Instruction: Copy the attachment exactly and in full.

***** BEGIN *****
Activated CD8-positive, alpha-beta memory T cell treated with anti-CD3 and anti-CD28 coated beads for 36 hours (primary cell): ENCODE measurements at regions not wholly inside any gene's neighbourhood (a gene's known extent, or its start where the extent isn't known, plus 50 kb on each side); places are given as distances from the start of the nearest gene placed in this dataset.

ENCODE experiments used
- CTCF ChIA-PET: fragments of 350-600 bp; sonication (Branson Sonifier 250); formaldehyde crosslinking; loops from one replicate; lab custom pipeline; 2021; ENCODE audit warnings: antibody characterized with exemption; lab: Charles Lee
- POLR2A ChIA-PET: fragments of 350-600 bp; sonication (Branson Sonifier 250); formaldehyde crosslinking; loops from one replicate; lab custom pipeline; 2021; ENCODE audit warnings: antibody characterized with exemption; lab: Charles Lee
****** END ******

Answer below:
Activated CD8-positive, alpha-beta memory T cell treated with anti-CD3 and anti-CD28 coated beads for 36 hours (primary cell): ENCODE measurements at regions not wholly inside any gene's neighbourhood (a gene's known extent, or its start where the extent isn't known, plus 50 kb on each side); places are given as distances from the start of the nearest gene placed in this dataset.

ENCODE experiments used
- CTCF ChIA-PET: fragments of 350-600 bp; sonication (Branson Sonifier 250); formaldehyde crosslinking; loops from one replicate; lab custom pipeline; 2021; ENCODE audit warnings: antibody characterized with exemption; lab: Charles Lee
- POLR2A ChIA-PET: fragments of 350-600 bp; sonication (Branson Sonifier 250); formaldehyde crosslinking; loops from one replicate; lab custom pipeline; 2021; ENCODE audit warnings: antibody characterized with exemption; lab: Charles Lee